County braces for hurricane season
By JEFFREY S. SOLOCHEK, Times Staff Writer
BROOKSVILLE -- Cautioned that Florida has skirted the inevitable perhaps too long, Hernando County officials stand ready for the 2002 hurricane season that started Saturday.
Twenty-six emergency management and related staff members attended training sessions at the recent state hurricane conference in Tampa, and the county's emergency operations center will open this week for the state's annual hurricane drill.
The county has distributed hurricane guides in conjunction with local newspapers, and has more available in its office at the Hernando County Government Center. The shelter list remains the same, and the Suncoast Parkway officially has been added to the evacuation routes.
The American Red Cross Coast to Coast Chapter has volunteers on call and its interagency agreements in place, spokeswoman Shelley Allen said. The school district has updated its call lists and transferred all the needed food into the freezers of the schools that will serve as shelters, said Barry Crowley, the district's coordinator of safety and security.
"Dr. Gray says time is up," emergency management program manager Annette Doying said, referring to Colorado State University hurricane expert William Gray.
Gray has predicted 11 named storms this year, including six hurricanes -- two of them major. Florida, he warned, is a sitting duck.
"It's a gamble. We've gone too long, too lucky," Doying observed. "We should be prepared."
Easing the effort this year is a notable lack of tension in the Emergency Management Department. Fire Rescue Operations Chief Danny Roberts stepped in as interim director, replacing Bill Appleby, who resigned under pressure amid a series of employee complaints against him.
Roberts did not worry that his temporary status might hinder any reaction to a storm this hurricane season.
"I've got the experts in my office here. My job is to manage and assist them in any way I can," he said. "I really don't see a problem. We just had to do a lot to get back on path. We'll manage a hurricane like we have everything else. It's a team approach."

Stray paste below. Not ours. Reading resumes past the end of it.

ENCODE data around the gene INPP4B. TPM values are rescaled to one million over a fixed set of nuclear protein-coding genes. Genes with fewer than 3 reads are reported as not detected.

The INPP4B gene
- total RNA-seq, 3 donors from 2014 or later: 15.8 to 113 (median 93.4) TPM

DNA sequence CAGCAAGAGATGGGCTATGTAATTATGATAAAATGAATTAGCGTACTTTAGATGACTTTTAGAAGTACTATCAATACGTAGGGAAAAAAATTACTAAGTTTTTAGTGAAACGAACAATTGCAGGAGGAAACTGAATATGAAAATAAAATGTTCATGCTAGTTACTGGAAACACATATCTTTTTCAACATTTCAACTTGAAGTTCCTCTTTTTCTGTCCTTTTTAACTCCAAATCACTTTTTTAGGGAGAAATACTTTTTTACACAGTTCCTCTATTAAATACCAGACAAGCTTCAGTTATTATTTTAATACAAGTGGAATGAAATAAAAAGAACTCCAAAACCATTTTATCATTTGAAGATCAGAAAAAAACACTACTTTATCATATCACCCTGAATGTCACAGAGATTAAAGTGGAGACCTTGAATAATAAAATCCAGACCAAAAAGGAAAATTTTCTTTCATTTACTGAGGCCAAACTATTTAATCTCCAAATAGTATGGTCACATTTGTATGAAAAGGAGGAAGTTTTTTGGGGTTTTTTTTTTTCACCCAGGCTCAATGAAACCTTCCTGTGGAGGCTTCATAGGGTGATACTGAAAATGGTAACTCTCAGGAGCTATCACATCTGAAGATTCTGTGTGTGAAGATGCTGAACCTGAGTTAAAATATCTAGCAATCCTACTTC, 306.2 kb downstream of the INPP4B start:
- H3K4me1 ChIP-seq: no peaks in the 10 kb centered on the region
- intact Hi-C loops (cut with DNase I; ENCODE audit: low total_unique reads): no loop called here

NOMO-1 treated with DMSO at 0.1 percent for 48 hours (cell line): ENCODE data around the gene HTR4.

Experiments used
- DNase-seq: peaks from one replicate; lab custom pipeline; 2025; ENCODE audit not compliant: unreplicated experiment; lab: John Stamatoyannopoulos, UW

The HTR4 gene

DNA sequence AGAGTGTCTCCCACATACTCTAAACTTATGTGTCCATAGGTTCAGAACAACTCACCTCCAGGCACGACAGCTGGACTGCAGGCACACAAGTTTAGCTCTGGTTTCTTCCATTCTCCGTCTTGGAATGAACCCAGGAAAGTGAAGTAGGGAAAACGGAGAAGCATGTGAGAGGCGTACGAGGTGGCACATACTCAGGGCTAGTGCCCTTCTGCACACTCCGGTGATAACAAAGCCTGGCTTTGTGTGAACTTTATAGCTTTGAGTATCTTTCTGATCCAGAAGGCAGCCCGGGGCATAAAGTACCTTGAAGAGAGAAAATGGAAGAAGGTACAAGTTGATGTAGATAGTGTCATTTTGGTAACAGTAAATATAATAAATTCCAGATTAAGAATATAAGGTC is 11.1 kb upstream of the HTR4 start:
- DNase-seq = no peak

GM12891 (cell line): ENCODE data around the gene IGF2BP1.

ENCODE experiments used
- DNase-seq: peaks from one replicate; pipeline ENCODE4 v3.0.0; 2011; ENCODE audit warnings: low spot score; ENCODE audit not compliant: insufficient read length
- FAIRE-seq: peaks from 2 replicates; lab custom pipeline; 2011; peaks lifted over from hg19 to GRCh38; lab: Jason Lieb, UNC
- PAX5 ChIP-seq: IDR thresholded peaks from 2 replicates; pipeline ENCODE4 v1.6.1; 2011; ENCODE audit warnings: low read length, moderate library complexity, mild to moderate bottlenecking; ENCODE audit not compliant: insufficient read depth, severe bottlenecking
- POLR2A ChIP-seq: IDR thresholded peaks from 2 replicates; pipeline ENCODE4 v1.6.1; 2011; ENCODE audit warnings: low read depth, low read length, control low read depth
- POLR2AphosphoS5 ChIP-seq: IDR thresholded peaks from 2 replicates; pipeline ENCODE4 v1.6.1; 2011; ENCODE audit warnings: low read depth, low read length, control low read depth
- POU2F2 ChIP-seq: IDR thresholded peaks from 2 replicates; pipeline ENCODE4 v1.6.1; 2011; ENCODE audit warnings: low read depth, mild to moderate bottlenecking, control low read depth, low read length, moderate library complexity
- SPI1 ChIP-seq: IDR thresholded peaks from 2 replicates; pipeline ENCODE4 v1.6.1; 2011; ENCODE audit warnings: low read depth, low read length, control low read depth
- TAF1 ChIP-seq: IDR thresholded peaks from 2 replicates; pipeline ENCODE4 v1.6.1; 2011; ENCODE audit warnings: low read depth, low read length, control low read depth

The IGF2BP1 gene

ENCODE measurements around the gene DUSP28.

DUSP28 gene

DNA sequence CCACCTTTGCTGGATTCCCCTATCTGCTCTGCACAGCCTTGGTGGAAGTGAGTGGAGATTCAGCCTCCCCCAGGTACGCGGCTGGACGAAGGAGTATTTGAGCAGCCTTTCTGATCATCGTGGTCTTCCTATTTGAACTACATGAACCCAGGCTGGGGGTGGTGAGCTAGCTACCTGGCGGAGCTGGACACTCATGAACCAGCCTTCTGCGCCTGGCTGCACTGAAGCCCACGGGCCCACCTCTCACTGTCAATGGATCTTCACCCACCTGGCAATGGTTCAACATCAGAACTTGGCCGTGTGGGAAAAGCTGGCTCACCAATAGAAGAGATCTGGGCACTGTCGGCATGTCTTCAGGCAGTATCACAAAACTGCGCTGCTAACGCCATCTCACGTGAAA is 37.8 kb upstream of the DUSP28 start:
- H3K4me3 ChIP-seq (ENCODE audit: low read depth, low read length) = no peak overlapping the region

In past years, the county has faced the prospect of not having enough shelter space that meets state standards. The county has made adjustments, Doying said.
People who come to shelters will stay in gyms and cafeterias as before, she said, but as soon as the winds surpass 45 mph, everyone will move to better-secured hallways and locker rooms. All shelters selected now have sufficient space that meets state standards, Doying said.
The Red Cross will operate the shelters, as usual. Allen said the agency has several volunteers, but it can use more.
She suggested than anyone who wants to help at the shelters get training before an emergency happens. For information, visit the area Red Cross Web site at www.daytonaredcross.org or call the local training center at 799-3237.
The most important thing now, Roberts said, is for residents to get ready for the season. They should put together a disaster kit and write a list of last-minute items to pick up. Plans for each family member and pets also are useful, Allen said.
"It's never too early to prepare," Doying said.
-- Jeffrey S. Solochek covers Hernando County government and can be reached at 754-6115. Send e-mail to firstname.lastname@example.org.
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